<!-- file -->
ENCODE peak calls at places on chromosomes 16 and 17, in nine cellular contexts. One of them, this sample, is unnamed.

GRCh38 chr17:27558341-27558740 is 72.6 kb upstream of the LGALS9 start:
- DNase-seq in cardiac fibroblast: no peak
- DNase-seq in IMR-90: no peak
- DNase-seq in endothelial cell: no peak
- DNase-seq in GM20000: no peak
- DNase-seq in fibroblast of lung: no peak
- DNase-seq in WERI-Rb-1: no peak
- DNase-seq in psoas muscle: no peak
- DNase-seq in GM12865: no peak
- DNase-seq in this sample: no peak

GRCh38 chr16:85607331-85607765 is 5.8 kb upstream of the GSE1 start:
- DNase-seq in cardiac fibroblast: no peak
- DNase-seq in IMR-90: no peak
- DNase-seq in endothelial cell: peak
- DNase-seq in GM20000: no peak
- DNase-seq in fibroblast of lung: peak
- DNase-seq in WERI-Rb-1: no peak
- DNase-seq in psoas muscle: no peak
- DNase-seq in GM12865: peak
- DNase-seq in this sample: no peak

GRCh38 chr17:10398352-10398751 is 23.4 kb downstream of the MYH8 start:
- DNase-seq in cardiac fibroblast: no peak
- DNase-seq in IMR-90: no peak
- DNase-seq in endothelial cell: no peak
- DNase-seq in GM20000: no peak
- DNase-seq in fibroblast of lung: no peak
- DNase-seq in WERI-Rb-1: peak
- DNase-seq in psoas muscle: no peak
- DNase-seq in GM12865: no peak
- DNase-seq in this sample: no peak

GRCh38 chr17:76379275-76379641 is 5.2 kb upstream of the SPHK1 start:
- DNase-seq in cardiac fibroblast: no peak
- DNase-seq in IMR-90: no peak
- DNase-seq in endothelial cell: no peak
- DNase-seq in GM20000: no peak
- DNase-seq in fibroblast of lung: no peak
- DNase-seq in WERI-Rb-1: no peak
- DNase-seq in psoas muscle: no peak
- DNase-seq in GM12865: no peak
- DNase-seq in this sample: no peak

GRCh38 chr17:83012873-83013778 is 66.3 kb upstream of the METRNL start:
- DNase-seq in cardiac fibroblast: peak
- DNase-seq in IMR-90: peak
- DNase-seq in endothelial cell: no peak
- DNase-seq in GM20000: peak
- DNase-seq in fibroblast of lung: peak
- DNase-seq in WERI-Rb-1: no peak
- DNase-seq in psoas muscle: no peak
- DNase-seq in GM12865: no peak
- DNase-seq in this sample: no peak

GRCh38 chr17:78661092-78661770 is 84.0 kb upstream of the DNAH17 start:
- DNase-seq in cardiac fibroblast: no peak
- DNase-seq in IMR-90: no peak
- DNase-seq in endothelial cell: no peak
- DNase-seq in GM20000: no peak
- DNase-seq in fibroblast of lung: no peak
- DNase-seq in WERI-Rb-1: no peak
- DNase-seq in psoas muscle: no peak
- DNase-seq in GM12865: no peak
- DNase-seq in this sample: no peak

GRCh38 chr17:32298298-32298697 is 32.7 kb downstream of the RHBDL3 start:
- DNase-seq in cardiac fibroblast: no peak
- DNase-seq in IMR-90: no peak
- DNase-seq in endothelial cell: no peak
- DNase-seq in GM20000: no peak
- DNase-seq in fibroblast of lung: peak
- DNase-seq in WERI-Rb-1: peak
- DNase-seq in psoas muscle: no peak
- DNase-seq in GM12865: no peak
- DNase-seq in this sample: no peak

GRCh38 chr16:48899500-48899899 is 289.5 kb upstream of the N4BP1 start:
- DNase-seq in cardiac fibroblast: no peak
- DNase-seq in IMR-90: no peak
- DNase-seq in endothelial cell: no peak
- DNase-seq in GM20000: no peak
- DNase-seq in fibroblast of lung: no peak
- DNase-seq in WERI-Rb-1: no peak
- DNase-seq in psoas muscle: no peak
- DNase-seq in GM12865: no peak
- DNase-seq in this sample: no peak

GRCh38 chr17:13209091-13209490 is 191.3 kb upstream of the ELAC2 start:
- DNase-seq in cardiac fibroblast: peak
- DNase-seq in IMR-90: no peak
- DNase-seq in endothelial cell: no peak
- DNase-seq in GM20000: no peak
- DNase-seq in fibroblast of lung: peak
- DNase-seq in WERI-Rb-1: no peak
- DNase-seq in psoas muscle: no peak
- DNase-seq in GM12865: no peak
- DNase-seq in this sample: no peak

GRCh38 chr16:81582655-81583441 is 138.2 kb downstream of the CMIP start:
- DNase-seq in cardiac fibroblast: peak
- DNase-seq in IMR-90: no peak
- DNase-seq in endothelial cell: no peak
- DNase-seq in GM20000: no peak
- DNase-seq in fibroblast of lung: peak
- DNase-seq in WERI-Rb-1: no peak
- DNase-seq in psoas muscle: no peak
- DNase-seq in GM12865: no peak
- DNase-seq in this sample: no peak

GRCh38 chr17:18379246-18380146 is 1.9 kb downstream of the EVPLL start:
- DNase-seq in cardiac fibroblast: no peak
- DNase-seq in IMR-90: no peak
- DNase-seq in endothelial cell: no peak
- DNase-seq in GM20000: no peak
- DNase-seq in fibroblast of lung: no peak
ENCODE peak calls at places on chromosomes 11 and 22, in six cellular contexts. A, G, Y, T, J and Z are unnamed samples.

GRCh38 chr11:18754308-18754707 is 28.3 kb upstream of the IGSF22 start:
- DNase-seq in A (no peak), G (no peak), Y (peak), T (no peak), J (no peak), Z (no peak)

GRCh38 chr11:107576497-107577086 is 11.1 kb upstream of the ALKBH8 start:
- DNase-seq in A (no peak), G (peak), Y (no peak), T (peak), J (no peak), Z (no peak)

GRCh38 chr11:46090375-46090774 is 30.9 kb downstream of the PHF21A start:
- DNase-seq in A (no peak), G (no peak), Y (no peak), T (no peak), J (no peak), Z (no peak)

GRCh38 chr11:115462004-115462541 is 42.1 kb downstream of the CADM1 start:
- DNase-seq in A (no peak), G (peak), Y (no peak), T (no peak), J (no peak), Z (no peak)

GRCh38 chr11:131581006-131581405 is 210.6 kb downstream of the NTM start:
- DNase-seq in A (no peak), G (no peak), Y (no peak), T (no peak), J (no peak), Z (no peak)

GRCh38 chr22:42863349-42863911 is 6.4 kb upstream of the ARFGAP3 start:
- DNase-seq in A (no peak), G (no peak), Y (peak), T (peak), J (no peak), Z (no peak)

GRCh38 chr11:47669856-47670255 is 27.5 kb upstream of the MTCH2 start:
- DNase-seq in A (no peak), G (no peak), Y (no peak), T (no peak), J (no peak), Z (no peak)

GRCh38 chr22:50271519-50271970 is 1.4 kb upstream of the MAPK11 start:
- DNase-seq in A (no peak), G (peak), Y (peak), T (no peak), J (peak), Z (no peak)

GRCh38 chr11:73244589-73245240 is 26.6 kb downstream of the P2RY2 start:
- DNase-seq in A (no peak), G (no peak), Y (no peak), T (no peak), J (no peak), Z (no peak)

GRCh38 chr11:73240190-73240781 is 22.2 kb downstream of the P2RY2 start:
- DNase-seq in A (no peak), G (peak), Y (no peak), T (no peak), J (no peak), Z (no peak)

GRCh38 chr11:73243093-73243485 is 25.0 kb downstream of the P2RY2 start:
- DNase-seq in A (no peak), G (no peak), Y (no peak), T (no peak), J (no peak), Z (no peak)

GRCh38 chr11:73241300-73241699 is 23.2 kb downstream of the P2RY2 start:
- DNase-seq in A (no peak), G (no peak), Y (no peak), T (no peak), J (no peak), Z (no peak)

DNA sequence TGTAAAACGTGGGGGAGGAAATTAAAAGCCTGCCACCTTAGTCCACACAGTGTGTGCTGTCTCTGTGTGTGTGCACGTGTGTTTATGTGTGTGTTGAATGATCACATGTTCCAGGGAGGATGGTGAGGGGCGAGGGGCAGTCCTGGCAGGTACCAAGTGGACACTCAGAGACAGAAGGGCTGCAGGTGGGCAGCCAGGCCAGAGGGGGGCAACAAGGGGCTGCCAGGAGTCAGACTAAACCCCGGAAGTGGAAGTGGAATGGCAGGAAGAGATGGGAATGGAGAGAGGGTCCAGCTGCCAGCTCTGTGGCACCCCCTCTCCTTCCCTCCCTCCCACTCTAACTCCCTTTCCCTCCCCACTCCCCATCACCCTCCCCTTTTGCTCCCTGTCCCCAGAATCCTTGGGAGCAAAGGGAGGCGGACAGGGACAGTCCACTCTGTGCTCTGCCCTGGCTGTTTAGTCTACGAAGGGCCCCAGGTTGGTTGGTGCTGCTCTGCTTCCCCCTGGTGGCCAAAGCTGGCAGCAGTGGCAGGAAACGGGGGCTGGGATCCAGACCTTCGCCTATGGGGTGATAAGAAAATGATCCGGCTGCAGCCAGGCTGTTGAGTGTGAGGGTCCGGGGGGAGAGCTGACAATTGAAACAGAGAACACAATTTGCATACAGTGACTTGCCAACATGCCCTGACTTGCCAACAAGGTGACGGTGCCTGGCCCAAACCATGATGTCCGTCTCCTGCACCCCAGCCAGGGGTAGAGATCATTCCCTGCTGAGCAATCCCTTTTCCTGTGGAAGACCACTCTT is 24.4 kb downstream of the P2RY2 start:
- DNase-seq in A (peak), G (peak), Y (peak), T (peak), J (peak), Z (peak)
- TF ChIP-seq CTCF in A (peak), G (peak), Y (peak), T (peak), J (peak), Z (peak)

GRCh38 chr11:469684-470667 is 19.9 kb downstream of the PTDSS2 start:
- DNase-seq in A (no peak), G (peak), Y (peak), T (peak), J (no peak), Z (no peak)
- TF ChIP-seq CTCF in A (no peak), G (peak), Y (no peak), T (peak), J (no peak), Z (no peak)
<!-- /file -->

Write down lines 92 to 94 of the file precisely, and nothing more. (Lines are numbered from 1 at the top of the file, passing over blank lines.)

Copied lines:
GRCh38 chr16:81582655-81583441 is 138.2 kb downstream of the CMIP start:
- DNase-seq in cardiac fibroblast: peak
- DNase-seq in IMR-90: no peak